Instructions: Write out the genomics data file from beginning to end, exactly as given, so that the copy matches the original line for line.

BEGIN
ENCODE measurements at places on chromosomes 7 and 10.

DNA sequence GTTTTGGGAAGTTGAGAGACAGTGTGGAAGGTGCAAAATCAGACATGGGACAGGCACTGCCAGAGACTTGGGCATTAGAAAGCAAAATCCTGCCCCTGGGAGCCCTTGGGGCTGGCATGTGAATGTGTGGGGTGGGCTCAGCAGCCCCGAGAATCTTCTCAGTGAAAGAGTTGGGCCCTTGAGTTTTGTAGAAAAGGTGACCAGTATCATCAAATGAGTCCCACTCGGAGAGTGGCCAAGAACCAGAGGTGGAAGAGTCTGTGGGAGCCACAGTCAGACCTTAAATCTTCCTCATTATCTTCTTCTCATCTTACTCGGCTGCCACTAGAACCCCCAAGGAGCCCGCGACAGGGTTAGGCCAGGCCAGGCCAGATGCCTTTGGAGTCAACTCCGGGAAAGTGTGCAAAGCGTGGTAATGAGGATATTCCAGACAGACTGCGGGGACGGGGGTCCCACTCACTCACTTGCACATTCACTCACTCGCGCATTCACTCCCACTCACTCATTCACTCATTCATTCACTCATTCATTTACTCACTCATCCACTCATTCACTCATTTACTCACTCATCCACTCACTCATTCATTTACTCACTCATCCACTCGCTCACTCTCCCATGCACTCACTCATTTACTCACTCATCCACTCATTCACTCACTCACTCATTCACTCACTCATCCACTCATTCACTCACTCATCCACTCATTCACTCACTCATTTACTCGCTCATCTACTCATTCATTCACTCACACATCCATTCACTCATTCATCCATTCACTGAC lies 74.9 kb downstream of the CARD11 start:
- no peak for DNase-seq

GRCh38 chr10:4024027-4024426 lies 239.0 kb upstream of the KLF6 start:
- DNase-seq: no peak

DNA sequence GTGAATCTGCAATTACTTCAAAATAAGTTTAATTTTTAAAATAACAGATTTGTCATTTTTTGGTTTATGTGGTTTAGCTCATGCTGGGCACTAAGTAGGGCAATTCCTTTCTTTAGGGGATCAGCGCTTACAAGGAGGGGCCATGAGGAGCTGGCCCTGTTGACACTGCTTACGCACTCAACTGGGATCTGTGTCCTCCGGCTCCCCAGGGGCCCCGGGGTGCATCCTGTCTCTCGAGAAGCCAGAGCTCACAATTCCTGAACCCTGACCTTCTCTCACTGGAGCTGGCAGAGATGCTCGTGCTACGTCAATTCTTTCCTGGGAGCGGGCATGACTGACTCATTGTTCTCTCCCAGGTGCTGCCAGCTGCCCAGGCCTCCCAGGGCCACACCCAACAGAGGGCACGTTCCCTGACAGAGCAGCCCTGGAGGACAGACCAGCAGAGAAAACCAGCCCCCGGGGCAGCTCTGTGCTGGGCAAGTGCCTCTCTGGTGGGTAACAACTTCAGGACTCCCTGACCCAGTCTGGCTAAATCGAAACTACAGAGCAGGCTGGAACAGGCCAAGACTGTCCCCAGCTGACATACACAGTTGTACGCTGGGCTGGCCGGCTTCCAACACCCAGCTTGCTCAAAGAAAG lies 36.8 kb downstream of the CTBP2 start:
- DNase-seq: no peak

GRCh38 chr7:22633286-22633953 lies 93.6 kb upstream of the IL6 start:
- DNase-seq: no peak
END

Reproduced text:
ENCODE measurements at places on chromosomes 7 and 10.

DNA sequence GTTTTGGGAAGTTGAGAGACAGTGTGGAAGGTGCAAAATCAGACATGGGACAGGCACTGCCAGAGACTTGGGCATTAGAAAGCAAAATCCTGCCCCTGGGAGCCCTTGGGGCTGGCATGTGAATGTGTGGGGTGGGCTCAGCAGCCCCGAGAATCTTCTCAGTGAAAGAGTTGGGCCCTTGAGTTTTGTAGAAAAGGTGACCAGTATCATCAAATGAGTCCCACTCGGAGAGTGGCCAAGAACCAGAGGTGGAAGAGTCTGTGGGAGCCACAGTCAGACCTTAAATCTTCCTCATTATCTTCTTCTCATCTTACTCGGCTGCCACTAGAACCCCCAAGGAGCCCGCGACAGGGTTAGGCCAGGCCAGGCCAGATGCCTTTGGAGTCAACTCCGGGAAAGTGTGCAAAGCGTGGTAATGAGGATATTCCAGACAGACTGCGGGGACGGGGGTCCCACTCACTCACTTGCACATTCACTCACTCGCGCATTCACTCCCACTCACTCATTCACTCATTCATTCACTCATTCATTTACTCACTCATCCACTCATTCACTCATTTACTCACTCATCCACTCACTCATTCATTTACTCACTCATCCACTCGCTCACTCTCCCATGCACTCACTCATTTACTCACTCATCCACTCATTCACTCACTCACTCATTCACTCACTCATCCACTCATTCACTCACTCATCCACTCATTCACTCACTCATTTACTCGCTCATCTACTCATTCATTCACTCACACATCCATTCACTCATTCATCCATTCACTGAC lies 74.9 kb downstream of the CARD11 start:
- no peak for DNase-seq

GRCh38 chr10:4024027-4024426 lies 239.0 kb upstream of the KLF6 start:
- DNase-seq: no peak

DNA sequence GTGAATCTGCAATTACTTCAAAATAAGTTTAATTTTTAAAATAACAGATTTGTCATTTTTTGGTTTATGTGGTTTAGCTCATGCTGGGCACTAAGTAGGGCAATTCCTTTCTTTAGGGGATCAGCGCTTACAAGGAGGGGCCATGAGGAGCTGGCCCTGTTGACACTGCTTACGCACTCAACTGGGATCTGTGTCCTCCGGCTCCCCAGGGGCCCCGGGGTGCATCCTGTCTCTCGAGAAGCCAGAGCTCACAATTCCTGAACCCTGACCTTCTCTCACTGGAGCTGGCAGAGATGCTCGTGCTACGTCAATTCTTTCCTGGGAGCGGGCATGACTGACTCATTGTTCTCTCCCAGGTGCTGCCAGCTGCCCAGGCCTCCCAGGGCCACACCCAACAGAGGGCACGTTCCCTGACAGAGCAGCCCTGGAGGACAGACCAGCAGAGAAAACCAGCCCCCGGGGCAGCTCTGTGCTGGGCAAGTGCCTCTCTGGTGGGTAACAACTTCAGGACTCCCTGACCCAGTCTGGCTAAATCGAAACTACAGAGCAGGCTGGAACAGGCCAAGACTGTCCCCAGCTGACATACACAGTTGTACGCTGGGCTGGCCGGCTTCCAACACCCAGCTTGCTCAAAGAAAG lies 36.8 kb downstream of the CTBP2 start:
- DNase-seq: no peak

GRCh38 chr7:22633286-22633953 lies 93.6 kb upstream of the IL6 start:
- DNase-seq: no peak